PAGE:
Bernat Olle, Vedanta Biosciences CEO

Vedan­ta brings home a win for lead mi­cro­bio­me pro­gram, pass­ing a PhII test and clinch­ing BAR­DA in­vest­ment

Vedan­ta Bio­sciences wrapped up a Se­ries D about two months ago to ad­vance its mi­cro­bio­me re­search, but it’s not con­tent to rest on its lau­rels.

The Cam­bridge, MA-based biotech claimed a win in a Phase II study treat­ing Clostrid­ioides dif­fi­cile in­fec­tion, say­ing its lead pro­gram achieved a sta­tis­ti­cal­ly sig­nif­i­cant re­duc­tion in re­cur­rences af­ter eight weeks com­pared with place­bo. It’s a re­sult that os­ten­si­bly im­pressed the US gov­ern­ment as the study re­sults trig­gered a $23.8 mil­lion op­tion from BAR­DA.

“We were al­ready get­ting BAR­DA sup­port, but the ad­di­tion­al sup­port we’re get­ting now, the $23.8 mil­lion is more­so go­ing to­ward the Phase III study,” CEO Bernat Olle told End­points News in an in­ter­view.

Vedan­ta still has to sit down with the FDA to agree on a study de­sign, Olle added, but not­ed it will like­ly in­volve the same pa­tient pop­u­la­tion.

Olle and his team had been work­ing on the can­di­date known as VE303, an oral drug com­pris­ing eight dif­fer­ent bac­te­ria strains de­signed to pro­vide re­sis­tance to C. dif­fi­cile. The Phase II study en­rolled 79 pa­tients and ran­dom­ized them be­tween a low dose, high dose and place­bo group.

The high dose achieved the pri­ma­ry end­point. In the ac­tive arm, pa­tients saw a 13.8% C. dif­fi­cile re­cur­rence rate com­pared to 45.5% in the place­bo group, with re­searchers us­ing a com­bi­na­tion of mea­sure­ment tools to de­tect in­fec­tion. The re­sult proved a greater than 80% re­duc­tion in the odds of a re­cur­rence, good for a p-val­ue of p=0.0077.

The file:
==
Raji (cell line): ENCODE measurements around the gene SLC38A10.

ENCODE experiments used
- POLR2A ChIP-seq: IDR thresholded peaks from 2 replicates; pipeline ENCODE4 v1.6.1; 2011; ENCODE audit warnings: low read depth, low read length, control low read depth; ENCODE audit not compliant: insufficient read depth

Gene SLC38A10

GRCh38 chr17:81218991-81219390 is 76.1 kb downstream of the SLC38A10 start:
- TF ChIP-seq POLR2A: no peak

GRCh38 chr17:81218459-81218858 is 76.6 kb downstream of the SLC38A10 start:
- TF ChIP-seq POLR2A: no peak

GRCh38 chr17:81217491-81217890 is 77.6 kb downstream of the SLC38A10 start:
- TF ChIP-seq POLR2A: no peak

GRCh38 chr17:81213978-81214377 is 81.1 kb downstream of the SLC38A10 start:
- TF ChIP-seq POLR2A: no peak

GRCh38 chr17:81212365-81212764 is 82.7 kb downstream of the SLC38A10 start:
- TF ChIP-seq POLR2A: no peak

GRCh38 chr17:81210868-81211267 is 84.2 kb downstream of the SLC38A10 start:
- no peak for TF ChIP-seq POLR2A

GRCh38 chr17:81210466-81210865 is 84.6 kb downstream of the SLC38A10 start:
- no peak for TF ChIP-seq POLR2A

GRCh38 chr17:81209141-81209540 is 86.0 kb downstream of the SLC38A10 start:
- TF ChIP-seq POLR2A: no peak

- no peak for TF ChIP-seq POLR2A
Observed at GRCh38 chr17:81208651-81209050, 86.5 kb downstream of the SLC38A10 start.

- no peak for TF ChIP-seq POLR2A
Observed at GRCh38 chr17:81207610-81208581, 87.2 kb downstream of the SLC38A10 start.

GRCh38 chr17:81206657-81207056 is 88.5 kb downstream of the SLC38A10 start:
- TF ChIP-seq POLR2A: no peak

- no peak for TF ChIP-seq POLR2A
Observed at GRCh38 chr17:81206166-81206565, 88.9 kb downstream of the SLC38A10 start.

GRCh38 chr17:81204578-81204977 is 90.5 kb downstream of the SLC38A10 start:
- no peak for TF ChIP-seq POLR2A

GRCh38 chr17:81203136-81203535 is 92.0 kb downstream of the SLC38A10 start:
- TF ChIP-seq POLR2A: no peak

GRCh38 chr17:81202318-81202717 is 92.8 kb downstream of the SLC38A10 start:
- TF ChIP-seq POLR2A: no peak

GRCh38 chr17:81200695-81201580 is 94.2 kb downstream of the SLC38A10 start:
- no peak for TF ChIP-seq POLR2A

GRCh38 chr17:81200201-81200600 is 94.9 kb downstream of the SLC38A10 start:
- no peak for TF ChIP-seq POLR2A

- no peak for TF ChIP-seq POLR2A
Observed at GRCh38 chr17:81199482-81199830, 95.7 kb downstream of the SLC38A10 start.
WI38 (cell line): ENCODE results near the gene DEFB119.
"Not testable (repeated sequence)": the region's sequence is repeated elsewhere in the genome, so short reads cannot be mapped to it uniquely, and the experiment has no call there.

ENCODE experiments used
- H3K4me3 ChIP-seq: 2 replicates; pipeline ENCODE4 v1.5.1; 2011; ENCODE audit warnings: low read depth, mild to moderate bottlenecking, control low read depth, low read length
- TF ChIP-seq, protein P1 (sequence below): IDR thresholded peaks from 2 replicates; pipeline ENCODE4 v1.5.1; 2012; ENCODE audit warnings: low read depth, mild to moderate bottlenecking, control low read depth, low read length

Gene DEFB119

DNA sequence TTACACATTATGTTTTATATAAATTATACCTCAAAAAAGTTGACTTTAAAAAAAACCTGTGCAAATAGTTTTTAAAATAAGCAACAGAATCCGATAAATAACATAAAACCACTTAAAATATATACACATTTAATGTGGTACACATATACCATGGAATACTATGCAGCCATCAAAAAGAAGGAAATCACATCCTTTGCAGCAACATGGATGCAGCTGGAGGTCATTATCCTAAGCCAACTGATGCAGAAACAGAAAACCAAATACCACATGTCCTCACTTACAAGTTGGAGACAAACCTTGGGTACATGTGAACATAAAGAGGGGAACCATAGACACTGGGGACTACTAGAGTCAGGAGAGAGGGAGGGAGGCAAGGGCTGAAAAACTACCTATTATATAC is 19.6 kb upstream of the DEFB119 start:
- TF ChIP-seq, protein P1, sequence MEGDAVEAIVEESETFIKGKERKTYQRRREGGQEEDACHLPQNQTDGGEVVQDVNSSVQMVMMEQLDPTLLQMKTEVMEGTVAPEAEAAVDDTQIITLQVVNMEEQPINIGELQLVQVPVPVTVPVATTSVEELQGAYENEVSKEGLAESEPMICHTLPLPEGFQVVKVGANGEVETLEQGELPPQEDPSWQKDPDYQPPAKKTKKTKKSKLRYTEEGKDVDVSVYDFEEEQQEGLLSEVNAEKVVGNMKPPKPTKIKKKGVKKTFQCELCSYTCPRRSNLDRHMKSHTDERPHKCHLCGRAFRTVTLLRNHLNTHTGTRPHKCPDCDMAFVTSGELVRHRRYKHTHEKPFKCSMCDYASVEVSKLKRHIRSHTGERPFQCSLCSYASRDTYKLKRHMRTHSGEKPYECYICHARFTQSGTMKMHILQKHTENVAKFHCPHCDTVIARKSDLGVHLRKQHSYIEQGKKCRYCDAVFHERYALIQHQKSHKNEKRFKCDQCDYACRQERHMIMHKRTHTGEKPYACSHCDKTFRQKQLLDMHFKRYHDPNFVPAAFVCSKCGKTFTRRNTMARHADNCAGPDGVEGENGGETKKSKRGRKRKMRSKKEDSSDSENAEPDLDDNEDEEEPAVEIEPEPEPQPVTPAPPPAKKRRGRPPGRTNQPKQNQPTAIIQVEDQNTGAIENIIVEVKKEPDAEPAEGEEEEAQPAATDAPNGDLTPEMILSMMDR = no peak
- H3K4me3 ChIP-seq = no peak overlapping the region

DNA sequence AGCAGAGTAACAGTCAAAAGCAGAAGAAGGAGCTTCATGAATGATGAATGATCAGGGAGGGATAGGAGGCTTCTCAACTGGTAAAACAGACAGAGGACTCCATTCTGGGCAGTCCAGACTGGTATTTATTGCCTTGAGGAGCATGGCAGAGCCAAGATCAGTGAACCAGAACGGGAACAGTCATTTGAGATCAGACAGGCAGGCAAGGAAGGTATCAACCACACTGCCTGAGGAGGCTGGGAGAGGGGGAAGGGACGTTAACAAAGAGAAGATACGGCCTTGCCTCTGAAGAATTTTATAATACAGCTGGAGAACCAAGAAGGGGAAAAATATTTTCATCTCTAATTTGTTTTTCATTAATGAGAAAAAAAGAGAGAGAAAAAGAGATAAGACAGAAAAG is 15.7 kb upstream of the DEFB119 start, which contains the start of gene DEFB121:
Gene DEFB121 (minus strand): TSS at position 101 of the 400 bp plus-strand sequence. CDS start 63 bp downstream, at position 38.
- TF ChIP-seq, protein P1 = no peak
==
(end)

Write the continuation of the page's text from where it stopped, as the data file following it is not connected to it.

Olle high­light­ed that the dif­fer­ent tools used in the pri­ma­ry are the norm for these kinds of stud­ies. Rather than on­ly use tox­in test­ing, Olle said Vedan­ta al­so looked at PCR test­ing in its end­point analy­sis. And when pa­tient sam­ples were un­avail­able for test­ing, Vedan­ta re­lied on a clin­i­cian’s di­ag­no­sis.

Re­searchers de­sired a broad­er de­f­i­n­i­tion of what con­sti­tutes a re­cur­rence be­cause tox­in test­ing is in­her­ent­ly in­ac­cu­rate, Olle said. The tests can miss be­tween 20% to 50% of pos­i­tive cas­es if pa­tient sam­ples are not im­me­di­ate­ly frozen in trans­fer.

“The sam­ple starts de­grad­ing right away,” Olle said. “Those are pa­tients that have C. dif­fi­cile, but … by the time you get the re­sult you on­ly cap­ture a por­tion of them.”

To ham­mer this point home, Vedan­ta al­so mea­sured the pro­por­tion of pa­tients re­main­ing re­cur­rence-free af­ter eight weeks us­ing on­ly the tox­in test­ing. An analy­sis look­ing at the dif­fer­ence be­tween the 86.2% of those in the high-dose co­hort who did not see a re­cur­rence, and the 54.5% of place­bo pa­tients, did not prove sta­tis­ti­cal­ly sig­nif­i­cant.

The re­sult is the “broad­est and most com­pre­hen­sive” de­f­i­n­i­tion of C. dif­fi­cile in­fec­tion re­cur­rence, Olle said.

Vedan­ta is con­tin­u­ing to build out a man­u­fac­tur­ing fa­cil­i­ty to pre­pare for Phase III and po­ten­tial com­mer­cial­iza­tion, re­main­ing on track to com­plete it by the end of 2021. Should the Phase III study val­i­date what re­searchers saw with Tues­day’s re­sults, Olle says it will hope­ful­ly be enough for an FDA ap­proval.

At that point, Vedan­ta could be pro­duc­ing about 1 mil­lion dos­es per year. With sup­port from BAR­DA, Olle ex­pects some gov­ern­ment in­vest­ment to build the na­tion­al se­cu­ri­ty stock­pile in case of an out­break.